Coparent Academy Podcast

#111 - Reconciliation as a Possible Outcome

June 10, 2024 Linda VanValkenburg and Ron Gore
#111 - Reconciliation as a Possible Outcome
Coparent Academy Podcast
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Coparent Academy Podcast
#111 - Reconciliation as a Possible Outcome
Jun 10, 2024
Linda VanValkenburg and Ron Gore

Reconciliation can be a fantastic outcome for separated couples, unless it isn't. How do you tell the difference, and how do you tell the kids?

Thanks for listening!  If you have questions, comments, or concerns, please email us at podcast@coparentacademy.com.  To see our courses, visit https://coparentacademy.com

Show Notes Transcript Chapter Markers

Reconciliation can be a fantastic outcome for separated couples, unless it isn't. How do you tell the difference, and how do you tell the kids?

Thanks for listening!  If you have questions, comments, or concerns, please email us at podcast@coparentacademy.com.  To see our courses, visit https://coparentacademy.com

Speaker 1:

Welcome everybody. Today we're going to talk about reconciliation as a possible outcome for separating parents and because I'm a family law attorney, people sometimes think that I'm not really a big fan of marriage, which couldn't be farther from the truth. I've been married for 24 years and am just really grateful to my wife, rebecca, that she stuck with me for this long. There have been times over the years when we really possibly could have separated, but we just didn't. We continued to work on our relationship and to grow really as, both as individuals and as a couple. So I'm always excited when a client lets me know that they won't be needing my services anymore because they're reconciling with their spouse, and I'm excited so long as they've done the work to make sure that it's the right choice for them. On the other hand, I've had clients let me know that they plan to reconcile with their spouse and my initial response is just anxiety for them. Sometimes I'm concerned because the relationship involved domestic violence and I'm worried about my client's safety. Other times I know that they've really not put in the work, they haven't put in the time and effort necessary to find out if reconciliation is the best option for them and for their kids. So today I'd like to talk about reconciliation as a possible outcome when the divorce process has already started.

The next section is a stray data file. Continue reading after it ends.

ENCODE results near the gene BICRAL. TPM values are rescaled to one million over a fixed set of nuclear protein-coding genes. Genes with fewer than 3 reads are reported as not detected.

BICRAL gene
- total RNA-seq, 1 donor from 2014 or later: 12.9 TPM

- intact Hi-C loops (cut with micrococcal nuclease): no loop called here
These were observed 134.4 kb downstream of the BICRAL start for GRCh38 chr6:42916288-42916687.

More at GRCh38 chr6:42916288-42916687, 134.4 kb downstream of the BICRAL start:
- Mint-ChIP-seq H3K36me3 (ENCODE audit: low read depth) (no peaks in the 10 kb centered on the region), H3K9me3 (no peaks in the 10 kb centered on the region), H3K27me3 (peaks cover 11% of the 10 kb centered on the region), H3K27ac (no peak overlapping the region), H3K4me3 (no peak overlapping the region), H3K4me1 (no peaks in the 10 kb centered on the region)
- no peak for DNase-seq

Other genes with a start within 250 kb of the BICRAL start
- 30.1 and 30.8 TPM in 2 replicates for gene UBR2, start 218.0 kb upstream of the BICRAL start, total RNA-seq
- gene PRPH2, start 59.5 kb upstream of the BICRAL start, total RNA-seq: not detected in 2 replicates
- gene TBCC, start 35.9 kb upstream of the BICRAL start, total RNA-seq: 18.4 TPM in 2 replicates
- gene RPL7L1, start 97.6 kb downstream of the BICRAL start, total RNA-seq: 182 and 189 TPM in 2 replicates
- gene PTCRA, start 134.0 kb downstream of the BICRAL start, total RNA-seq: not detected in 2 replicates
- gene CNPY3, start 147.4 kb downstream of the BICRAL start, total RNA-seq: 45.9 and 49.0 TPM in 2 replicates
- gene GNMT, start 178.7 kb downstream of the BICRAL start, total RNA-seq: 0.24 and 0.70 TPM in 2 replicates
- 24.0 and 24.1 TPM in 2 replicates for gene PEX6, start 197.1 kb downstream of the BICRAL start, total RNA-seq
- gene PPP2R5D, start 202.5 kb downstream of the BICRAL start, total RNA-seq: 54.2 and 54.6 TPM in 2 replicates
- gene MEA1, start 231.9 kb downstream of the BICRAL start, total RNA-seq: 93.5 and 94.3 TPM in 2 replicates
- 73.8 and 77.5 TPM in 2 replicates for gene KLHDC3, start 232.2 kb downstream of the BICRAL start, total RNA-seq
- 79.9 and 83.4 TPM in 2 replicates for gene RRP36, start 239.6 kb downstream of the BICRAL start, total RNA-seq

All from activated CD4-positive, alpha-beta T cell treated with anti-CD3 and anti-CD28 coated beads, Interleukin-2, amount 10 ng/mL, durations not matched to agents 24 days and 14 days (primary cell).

Speaker 1: